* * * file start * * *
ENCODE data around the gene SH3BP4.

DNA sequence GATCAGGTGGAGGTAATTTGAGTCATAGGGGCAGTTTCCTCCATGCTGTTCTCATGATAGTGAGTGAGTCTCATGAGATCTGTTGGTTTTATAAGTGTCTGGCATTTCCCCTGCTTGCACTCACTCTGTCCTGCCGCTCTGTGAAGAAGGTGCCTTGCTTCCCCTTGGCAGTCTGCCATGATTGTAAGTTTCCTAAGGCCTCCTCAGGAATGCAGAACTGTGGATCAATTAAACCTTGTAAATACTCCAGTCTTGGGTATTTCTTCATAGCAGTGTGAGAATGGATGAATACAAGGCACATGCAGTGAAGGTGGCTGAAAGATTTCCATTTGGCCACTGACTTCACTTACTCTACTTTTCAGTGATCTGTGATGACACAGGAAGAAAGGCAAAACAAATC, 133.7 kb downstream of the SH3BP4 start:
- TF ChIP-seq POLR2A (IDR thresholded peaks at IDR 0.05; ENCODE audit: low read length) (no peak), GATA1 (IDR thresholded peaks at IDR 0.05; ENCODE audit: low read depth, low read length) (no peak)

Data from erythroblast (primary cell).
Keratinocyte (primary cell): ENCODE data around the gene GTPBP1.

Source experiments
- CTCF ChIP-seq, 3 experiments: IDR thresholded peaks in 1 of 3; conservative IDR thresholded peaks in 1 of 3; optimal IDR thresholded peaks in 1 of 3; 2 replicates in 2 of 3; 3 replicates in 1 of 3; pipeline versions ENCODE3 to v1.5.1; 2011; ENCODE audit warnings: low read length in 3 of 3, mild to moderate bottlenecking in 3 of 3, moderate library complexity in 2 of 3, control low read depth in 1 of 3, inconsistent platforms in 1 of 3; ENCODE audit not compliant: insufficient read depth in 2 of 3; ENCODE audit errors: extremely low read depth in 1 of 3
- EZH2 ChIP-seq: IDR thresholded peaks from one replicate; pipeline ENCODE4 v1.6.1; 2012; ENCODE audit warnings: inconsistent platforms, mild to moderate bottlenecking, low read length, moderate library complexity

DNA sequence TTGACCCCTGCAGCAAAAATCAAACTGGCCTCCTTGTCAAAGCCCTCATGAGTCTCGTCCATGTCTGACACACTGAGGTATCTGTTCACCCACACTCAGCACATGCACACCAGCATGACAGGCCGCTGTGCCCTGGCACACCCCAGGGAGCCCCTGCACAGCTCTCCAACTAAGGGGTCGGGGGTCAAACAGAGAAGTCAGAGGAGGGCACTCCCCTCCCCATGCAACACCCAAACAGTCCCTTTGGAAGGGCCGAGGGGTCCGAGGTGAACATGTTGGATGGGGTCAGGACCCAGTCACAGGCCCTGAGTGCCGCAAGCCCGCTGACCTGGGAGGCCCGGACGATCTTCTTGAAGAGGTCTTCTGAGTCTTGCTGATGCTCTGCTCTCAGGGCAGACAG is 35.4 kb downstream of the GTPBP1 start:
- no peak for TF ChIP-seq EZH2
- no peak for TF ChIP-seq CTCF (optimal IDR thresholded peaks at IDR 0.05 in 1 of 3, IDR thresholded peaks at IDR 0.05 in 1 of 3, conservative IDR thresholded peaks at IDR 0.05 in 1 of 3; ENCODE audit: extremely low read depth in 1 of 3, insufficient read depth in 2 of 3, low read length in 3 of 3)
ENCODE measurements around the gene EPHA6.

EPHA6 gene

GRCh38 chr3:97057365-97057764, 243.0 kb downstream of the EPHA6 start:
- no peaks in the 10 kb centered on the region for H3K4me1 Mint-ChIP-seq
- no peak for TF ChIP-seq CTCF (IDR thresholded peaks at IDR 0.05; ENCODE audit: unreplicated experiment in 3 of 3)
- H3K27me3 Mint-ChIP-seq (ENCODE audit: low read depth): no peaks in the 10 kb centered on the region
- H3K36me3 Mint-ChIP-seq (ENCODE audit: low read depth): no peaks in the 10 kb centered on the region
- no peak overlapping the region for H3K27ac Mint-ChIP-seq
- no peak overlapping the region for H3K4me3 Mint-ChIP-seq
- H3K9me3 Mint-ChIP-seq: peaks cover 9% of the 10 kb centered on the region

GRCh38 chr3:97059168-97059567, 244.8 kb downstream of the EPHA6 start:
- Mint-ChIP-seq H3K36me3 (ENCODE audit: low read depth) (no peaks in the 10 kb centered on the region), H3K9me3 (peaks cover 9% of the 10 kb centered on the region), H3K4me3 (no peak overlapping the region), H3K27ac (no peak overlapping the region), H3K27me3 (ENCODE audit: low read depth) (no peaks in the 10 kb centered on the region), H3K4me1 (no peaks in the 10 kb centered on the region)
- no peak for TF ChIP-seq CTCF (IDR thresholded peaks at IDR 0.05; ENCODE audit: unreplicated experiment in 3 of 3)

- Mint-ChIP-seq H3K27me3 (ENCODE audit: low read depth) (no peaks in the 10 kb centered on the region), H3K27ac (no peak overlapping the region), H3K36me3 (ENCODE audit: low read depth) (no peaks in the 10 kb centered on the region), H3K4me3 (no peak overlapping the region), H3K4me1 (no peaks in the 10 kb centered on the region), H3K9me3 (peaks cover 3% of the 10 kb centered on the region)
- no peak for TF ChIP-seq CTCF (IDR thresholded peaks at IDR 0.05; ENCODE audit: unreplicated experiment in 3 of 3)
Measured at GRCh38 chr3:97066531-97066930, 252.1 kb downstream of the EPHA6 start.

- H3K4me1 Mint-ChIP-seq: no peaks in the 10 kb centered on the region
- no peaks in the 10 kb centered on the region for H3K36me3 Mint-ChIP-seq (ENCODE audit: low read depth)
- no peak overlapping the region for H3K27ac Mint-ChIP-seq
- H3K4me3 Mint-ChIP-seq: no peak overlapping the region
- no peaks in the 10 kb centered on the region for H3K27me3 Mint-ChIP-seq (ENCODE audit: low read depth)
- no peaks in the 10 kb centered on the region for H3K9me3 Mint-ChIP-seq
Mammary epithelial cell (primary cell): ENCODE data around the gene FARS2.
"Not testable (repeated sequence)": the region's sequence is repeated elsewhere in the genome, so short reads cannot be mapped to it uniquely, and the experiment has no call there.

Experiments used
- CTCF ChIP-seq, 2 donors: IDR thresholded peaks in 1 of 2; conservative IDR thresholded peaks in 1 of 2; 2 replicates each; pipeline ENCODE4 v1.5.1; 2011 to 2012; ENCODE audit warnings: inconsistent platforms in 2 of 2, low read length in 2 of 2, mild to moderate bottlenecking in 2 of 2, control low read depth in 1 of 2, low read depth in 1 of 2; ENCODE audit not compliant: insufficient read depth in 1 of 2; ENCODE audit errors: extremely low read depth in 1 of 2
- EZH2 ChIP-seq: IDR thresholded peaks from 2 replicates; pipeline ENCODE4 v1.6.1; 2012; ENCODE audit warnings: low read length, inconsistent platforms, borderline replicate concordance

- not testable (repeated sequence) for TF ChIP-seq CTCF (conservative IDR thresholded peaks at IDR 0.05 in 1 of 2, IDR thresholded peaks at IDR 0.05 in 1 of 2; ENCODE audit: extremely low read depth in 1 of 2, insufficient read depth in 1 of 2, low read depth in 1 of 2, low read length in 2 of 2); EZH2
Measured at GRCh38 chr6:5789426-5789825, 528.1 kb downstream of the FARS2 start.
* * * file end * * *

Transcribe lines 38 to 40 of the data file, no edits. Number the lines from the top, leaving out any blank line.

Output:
- EZH2 ChIP-seq: IDR thresholded peaks from 2 replicates; pipeline ENCODE4 v1.6.1; 2012; ENCODE audit warnings: low read length, inconsistent platforms, borderline replicate concordance

- not testable (repeated sequence) for TF ChIP-seq CTCF (conservative IDR thresholded peaks at IDR 0.05 in 1 of 2, IDR thresholded peaks at IDR 0.05 in 1 of 2; ENCODE audit: extremely low read depth in 1 of 2, insufficient read depth in 1 of 2, low read depth in 1 of 2, low read length in 2 of 2); EZH2
Measured at GRCh38 chr6:5789426-5789825, 528.1 kb downstream of the FARS2 start.